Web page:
Nevertheless, Faqiri had to admit that poetry was deeply rooted in his creative imagination and that it must flow through his creations lest unintentionally his works become cumbersome and rigid. His compromise was to choose a prose style, poetic as it is direct and informative. And the compromise seems to have worked out well for him, especially when, following Shafiyani, Sa'edi, and others who have dealt with rustic themes, he succeeds in conveying the speeches and thoughts of his characters in the regional vernacular. This use of the language not only gives an authentic flavor to the stories, but it also keeps Faqiri away from the so-called "Weststruck" language employed by writers concerned primarily with the problems of the urban centers of Iran.
Before long, Faqiri became so involved in village life and so concerned about the well-being of the peasants that he forgot his original mandate of bringing the villagers into the Shah's fold. Rather he found himself at the beginning of yet another mission, a mission to understand the problems of rural Iran and to announce the plight of the peasants to other Iranians and to the world at large. Village life grew on him and he so resonated with village folk that events in the village came to affect him personally. "Now it was I," he wrote, "who had to shoulder the responsibility for the death of Hossein Ali's cow, for the passing away of Dad Ali's wife in childbirth, even for a bad crop, or for damages incurred by floods. Even when a villager was banished by the village lord for failing to pay his rent or if he were persecuted by the exploitative city merchants, I was the one who felt responsible."
These circumstances not only tested Faqiri's dedication to his craft but also his resolve to put his pen at the service of the village. "The time for writing lullabies is over," he wrote; "the time for awaking to harsh realities has come. A dedicated short story writer should present his reader with not only a story line but also with a document which twenty years later tells of the state of affairs of its time."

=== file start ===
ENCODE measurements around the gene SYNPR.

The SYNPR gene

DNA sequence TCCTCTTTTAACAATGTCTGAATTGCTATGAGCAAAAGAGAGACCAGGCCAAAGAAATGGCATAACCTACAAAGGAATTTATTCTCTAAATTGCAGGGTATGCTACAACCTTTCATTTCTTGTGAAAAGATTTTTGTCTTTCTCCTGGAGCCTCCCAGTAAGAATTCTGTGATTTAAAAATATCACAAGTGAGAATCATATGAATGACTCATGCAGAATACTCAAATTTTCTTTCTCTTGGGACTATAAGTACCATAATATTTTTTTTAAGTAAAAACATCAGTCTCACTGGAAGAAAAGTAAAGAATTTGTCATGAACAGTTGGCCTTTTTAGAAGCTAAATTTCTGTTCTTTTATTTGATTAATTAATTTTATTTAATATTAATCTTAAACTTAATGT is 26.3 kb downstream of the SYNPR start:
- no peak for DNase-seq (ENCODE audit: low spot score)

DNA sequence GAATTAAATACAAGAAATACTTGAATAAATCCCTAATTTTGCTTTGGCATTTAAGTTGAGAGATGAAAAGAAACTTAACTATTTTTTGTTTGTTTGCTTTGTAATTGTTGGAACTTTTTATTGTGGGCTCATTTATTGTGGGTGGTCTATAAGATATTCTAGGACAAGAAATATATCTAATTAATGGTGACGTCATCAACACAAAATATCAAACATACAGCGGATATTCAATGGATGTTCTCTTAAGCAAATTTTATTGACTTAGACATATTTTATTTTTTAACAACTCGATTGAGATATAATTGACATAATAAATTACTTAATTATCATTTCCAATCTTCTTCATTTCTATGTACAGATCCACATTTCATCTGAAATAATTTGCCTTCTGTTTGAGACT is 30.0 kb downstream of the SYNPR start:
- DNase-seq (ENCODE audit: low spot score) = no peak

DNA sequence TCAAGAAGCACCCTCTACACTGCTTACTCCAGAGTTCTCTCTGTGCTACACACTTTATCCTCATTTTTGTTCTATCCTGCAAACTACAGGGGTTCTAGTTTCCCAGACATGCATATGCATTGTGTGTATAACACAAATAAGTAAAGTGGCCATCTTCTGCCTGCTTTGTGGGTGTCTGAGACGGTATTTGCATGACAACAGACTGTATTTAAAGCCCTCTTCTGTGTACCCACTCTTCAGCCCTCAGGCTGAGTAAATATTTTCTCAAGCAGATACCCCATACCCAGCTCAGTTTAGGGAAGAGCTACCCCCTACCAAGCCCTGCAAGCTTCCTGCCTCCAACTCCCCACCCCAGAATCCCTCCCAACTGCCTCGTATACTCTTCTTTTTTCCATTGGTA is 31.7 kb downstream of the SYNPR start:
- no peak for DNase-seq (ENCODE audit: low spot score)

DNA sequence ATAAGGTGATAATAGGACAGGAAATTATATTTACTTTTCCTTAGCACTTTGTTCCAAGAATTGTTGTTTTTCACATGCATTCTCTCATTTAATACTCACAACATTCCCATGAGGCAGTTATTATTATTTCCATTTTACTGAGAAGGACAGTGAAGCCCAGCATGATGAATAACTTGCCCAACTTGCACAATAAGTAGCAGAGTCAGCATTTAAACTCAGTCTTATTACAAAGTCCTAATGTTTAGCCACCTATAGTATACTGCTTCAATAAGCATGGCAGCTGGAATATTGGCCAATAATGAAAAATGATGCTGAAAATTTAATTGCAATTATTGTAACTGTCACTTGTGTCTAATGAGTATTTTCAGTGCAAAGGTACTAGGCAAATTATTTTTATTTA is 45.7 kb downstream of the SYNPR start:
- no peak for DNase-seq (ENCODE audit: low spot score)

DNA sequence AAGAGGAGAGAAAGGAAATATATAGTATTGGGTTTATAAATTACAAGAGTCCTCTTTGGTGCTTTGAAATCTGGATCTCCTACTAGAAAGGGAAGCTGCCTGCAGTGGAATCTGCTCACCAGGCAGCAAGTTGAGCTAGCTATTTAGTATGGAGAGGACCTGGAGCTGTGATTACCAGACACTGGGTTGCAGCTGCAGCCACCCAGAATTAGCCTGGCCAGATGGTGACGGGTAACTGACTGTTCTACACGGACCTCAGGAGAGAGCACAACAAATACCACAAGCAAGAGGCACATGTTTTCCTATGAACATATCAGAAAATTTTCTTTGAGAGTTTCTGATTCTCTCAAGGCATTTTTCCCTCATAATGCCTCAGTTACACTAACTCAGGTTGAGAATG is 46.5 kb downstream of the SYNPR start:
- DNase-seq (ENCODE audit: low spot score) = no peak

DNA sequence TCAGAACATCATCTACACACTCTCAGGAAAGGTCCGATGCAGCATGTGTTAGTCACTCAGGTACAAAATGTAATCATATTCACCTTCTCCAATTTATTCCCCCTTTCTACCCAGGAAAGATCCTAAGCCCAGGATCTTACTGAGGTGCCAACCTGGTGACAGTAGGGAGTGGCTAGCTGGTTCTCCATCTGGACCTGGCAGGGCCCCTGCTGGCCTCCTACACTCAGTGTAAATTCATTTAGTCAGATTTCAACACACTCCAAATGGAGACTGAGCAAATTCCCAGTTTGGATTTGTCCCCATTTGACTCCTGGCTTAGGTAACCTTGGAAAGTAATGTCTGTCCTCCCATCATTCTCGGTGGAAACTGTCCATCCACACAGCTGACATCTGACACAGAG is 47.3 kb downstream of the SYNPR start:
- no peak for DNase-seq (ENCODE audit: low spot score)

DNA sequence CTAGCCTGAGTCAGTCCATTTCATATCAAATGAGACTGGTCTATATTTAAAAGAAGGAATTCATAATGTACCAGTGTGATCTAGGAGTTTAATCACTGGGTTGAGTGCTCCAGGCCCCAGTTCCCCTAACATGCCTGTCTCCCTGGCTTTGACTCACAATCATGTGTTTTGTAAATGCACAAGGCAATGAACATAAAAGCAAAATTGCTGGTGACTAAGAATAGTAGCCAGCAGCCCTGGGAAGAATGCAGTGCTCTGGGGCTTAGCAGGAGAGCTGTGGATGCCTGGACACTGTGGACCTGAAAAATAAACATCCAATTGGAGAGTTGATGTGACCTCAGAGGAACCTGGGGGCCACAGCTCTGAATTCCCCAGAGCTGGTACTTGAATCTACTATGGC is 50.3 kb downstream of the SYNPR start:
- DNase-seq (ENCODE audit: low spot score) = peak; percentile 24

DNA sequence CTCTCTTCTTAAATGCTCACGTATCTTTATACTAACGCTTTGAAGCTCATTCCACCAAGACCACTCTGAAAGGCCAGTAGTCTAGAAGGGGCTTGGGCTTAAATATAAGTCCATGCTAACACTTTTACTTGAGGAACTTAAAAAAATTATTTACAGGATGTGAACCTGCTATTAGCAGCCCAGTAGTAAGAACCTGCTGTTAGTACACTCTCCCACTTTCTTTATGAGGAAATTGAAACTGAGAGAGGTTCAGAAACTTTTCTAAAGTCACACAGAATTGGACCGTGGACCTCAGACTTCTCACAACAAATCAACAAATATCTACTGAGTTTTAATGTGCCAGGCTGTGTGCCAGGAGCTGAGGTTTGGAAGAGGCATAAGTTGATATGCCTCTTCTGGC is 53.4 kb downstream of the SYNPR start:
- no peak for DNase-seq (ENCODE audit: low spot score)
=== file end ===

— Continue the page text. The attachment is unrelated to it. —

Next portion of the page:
Moreover, Faqiri observed that previous short story writers had concerned themselves primarily with urban Iran, writing about a life style with which their audience could easily identify. Besides Shafiyani and Sa'edi, few writers at the time had dealt with village problems to any great extent. The urban middle class of Iran, Faqiri felt, must not only be familiar with its own milieu, but also with the milieu the affairs of which were gradually passing into its hands; the urban Iranian, he concluded, must know how the village polity works. Without knowing about the workings of well-tested village systems like the joft (pairing of peasants for undertaking agricultural chores) and the bonku (the community labor base on which the village draws for the joft system), Faqiri argued, the governmental technocrats would not be able to make meaningful decisions about daily life of the village let alone introduce a sound, modern, and mechanized way of life to replace the traditional one.